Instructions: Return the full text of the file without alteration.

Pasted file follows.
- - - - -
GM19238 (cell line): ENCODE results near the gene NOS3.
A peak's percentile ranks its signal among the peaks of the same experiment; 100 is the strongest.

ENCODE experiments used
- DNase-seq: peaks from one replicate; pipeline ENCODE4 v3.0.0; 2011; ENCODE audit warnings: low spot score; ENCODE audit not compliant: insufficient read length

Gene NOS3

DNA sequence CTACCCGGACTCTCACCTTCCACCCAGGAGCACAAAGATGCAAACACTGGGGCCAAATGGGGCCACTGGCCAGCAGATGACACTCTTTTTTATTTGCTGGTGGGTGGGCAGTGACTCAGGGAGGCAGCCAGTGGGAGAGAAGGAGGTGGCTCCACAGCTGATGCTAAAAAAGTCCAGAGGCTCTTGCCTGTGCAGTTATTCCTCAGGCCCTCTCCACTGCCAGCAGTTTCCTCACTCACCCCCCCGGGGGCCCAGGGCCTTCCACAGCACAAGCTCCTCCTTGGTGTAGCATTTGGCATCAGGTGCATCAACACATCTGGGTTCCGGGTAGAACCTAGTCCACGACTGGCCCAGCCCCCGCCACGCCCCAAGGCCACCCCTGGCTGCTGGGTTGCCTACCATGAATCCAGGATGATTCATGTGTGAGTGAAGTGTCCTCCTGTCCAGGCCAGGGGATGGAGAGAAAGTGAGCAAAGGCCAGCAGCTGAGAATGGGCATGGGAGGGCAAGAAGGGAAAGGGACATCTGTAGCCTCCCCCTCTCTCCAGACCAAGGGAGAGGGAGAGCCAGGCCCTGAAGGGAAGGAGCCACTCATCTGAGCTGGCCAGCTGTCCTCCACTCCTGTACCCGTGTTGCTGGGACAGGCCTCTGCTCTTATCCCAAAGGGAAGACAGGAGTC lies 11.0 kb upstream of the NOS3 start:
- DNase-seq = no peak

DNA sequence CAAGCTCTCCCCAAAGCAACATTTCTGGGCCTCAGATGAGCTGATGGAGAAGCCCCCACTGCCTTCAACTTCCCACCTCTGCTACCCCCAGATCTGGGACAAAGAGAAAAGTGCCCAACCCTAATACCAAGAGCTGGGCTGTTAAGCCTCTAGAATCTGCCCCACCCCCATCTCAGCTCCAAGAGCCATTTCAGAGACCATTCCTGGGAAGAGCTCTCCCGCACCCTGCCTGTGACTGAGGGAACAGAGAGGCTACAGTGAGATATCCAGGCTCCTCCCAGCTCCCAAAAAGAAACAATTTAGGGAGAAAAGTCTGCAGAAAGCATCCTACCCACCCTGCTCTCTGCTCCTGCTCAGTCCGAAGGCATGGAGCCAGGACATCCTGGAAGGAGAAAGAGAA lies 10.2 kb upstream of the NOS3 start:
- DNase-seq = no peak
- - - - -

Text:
GM19238 (cell line): ENCODE results near the gene NOS3.
A peak's percentile ranks its signal among the peaks of the same experiment; 100 is the strongest.

ENCODE experiments used
- DNase-seq: peaks from one replicate; pipeline ENCODE4 v3.0.0; 2011; ENCODE audit warnings: low spot score; ENCODE audit not compliant: insufficient read length

Gene NOS3

DNA sequence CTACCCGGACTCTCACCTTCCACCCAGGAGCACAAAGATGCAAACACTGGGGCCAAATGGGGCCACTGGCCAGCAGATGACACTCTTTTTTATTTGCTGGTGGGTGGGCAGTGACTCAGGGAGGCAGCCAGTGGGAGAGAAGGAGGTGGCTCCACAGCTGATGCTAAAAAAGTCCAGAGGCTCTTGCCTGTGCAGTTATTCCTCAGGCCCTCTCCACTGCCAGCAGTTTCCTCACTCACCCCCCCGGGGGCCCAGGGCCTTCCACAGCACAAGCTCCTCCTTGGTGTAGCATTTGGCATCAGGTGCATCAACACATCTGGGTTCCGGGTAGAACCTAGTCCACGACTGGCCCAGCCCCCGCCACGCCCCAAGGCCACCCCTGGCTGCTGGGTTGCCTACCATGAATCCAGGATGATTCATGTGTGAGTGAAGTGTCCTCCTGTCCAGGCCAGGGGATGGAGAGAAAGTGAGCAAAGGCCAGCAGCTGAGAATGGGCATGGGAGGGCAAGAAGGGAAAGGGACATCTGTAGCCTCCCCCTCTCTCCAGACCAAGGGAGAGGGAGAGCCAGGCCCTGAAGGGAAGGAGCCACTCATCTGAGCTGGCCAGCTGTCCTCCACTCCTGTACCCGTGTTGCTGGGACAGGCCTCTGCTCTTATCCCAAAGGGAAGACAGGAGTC lies 11.0 kb upstream of the NOS3 start:
- DNase-seq = no peak

DNA sequence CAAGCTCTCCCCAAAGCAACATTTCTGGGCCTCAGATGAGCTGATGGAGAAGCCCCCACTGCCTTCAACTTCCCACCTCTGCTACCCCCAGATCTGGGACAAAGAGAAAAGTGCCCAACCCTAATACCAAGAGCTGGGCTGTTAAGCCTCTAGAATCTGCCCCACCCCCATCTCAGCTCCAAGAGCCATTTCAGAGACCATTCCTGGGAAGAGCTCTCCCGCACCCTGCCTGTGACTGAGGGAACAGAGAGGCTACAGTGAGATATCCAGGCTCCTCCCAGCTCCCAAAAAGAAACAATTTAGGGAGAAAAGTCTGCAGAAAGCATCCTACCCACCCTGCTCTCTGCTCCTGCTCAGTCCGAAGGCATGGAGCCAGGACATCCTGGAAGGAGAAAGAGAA lies 10.2 kb upstream of the NOS3 start:
- DNase-seq = no peak